Last updated: 12 Jan 2022

Good practices addressing AMR in Asia and the Pacific Region


WOAH Strategy on Antimicrobial Resistance and the Prudent Use of Antimicrobials (2016) compiles actions to combat antimicrobial resistance (AMR).

Further to requests from Members in the region, we are pleased to launch this “Library of good practices addressing AMR in Asia and the Pacific Region”. These activities may inspire other Members and can be adapted as they combat AMR. They will also spotlight good practices in Asia and the Pacific Region at the global level.

This library aims to collect innovative ideas and good practices conducted within the region to address AMR and AMU following the four objectives in our Strategy.


1. Improve awareness and understanding

It is vital to raise awareness of the health risks of AMR to many stakeholders, often necessitating development of different approaches. Different communication materials and methods are necessary when discussing AMR with different stakeholders, including veterinarians, farmers and citizens.

2. Strengthen knowledge through surveillance and research

Development and implementation of surveillance and monitoring systems are important to detect organisms with AMR characteristics, and to improve control and monitoring of antimicrobial distribution and use. Trends can be monitored over time and actions evaluated to ensure responsible and prudent use of antimicrobial agents. Based on resistance patterns identified, countries can identify key areas to reduce overall consumption of antimicrobials and reduce the incidence of AMR. Opportunities should be taken to work with public-private partnerships and alongside FAO, WHO, and WOAH efforts in research and risk management.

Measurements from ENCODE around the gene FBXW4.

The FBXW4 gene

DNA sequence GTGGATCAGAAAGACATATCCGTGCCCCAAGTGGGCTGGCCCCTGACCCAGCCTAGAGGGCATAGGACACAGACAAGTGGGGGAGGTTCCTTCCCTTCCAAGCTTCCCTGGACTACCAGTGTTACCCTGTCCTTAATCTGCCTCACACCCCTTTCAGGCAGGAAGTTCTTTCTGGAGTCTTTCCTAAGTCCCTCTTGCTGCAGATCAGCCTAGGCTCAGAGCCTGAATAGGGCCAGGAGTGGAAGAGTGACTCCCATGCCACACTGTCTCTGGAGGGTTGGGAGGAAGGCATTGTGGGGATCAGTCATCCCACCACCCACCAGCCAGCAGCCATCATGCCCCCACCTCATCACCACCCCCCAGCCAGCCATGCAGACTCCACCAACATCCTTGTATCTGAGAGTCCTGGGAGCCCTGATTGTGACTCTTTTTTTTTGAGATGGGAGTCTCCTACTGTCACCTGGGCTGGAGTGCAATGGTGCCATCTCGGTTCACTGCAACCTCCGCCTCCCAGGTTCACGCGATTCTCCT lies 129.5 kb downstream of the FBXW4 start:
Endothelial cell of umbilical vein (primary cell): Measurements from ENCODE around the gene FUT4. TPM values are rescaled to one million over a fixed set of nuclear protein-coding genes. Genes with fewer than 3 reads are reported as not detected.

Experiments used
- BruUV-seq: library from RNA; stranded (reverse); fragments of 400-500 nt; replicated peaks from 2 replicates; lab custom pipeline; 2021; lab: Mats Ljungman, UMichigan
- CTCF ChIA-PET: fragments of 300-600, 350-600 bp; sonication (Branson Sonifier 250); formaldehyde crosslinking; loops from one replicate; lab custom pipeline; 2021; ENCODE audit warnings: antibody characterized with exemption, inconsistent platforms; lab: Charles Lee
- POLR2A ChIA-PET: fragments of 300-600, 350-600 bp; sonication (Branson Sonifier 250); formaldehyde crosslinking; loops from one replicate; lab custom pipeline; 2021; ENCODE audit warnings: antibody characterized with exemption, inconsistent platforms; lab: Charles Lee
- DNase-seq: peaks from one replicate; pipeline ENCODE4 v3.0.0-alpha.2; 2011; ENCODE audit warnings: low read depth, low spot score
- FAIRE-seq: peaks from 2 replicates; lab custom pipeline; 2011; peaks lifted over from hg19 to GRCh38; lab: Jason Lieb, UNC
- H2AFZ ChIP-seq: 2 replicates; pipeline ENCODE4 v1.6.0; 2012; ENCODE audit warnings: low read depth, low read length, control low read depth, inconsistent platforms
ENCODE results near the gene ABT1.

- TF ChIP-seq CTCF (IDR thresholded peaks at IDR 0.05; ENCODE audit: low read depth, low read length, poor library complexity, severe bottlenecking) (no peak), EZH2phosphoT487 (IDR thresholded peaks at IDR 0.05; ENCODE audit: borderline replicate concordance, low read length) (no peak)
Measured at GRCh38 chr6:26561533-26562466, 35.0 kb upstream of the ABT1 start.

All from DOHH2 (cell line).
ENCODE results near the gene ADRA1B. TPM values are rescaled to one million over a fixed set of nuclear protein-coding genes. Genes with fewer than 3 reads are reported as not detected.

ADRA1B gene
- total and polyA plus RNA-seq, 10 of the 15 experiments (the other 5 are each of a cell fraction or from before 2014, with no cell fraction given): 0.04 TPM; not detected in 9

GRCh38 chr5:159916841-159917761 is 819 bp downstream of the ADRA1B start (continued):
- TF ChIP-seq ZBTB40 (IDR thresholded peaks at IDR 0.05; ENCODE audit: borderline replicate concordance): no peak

3. Support good governance and capacity building

While many Members have developed action plans for AMR, their subsequent successful and sustained implementation is vital. Tools to support this implementation of governance and supporting capacity should be promoted.

4. Encourage implementation of international standards

Harmonisation between sectors, countries and regions ensures generation of comparable data. Multilateral support among policy makers, cooperation partners and donors contributes to the international effort in the fight against AMR. Members can reduce the use of antimicrobials through adoption of good biosecurity, vaccination and husbandry practices.

Other sources of information

Please contact us at [email protected] if you would like to contribute to the library.